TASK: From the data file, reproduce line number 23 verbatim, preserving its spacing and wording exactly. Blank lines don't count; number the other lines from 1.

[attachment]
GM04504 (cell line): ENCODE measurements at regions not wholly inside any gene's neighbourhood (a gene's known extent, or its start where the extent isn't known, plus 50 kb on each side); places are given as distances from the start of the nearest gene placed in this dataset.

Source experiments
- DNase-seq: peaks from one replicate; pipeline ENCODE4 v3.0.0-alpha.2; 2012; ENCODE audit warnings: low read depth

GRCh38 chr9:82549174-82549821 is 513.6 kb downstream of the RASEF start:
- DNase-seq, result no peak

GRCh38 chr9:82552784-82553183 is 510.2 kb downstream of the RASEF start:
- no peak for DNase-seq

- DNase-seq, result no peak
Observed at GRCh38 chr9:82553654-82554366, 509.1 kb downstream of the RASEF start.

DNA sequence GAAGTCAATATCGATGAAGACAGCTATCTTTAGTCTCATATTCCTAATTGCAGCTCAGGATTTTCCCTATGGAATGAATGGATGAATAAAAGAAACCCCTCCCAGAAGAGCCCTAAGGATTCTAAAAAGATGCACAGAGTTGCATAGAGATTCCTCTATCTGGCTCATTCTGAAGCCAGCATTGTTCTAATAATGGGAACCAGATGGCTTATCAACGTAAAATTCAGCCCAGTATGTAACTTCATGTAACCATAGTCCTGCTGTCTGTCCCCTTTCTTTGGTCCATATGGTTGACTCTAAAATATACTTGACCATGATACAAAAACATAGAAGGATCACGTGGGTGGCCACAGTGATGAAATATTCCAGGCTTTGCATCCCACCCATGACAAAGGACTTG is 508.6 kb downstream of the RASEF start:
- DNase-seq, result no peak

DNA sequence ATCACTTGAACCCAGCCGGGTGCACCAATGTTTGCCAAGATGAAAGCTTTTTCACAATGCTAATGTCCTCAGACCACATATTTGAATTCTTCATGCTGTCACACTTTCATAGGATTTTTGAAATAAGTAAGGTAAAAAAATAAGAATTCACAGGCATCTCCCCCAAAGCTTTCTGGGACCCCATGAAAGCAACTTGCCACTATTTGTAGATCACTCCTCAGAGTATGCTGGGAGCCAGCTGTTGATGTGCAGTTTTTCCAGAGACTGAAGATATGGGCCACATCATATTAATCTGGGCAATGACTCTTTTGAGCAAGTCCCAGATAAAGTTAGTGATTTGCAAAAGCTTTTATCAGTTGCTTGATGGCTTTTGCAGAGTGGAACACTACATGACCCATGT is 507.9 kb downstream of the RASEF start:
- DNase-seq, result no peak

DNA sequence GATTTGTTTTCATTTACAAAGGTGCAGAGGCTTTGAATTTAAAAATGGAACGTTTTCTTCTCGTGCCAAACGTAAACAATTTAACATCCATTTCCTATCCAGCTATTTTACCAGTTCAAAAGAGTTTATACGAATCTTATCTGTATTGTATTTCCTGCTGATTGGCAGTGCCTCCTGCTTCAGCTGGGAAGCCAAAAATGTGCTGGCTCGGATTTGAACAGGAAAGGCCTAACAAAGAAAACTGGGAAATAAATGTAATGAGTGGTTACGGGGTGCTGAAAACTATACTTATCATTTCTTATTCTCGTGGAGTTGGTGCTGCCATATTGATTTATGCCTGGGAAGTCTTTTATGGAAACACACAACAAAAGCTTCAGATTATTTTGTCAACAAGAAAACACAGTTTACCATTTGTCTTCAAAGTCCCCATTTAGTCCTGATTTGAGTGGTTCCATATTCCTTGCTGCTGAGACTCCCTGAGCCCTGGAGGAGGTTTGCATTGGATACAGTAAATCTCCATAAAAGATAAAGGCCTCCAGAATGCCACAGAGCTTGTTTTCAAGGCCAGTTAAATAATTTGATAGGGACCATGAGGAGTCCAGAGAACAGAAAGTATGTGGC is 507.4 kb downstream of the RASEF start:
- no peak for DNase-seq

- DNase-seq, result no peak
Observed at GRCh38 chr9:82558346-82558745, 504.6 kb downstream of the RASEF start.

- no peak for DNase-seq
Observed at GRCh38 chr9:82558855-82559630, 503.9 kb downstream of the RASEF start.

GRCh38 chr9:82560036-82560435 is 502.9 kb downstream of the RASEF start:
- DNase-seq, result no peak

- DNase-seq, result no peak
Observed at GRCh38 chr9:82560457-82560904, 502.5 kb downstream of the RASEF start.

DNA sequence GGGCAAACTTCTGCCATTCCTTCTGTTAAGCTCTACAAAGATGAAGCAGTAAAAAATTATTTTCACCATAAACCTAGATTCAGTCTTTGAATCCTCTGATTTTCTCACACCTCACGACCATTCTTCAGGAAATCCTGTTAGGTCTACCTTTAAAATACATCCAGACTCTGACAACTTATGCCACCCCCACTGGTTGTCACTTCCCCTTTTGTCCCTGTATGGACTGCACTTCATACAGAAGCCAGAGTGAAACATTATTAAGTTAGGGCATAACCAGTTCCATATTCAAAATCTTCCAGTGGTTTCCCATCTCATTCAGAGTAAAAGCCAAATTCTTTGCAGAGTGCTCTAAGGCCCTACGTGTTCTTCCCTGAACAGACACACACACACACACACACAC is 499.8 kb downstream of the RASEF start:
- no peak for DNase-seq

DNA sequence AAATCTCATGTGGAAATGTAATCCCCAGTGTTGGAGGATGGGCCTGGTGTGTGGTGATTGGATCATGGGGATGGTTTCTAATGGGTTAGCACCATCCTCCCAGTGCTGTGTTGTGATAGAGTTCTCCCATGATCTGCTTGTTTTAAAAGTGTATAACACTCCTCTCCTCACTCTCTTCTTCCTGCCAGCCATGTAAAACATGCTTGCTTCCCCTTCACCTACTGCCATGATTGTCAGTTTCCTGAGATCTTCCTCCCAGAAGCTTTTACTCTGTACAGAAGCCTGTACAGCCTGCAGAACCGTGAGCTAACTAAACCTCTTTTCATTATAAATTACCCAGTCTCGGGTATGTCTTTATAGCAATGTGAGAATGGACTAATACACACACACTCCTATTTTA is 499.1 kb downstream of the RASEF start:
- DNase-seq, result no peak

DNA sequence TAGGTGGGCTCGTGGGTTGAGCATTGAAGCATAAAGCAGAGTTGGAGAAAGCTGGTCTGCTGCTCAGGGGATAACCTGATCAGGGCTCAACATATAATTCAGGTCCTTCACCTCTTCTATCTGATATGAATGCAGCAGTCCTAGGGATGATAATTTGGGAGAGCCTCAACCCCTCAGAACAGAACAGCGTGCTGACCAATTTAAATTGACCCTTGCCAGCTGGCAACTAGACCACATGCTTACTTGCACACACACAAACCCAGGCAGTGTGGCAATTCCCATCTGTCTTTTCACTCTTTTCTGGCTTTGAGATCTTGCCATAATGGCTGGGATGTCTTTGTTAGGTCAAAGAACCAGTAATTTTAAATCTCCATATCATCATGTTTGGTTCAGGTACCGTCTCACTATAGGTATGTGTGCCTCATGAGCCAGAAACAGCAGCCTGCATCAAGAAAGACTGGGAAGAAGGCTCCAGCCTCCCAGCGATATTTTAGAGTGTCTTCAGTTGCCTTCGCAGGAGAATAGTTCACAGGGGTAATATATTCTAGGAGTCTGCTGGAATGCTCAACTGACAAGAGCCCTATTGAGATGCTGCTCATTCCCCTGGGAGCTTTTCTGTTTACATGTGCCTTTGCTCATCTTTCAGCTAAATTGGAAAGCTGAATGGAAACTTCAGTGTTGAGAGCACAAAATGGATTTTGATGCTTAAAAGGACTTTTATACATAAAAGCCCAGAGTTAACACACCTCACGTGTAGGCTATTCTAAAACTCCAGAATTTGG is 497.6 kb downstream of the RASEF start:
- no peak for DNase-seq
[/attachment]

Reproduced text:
Observed at GRCh38 chr9:82560457-82560904, 502.5 kb downstream of the RASEF start.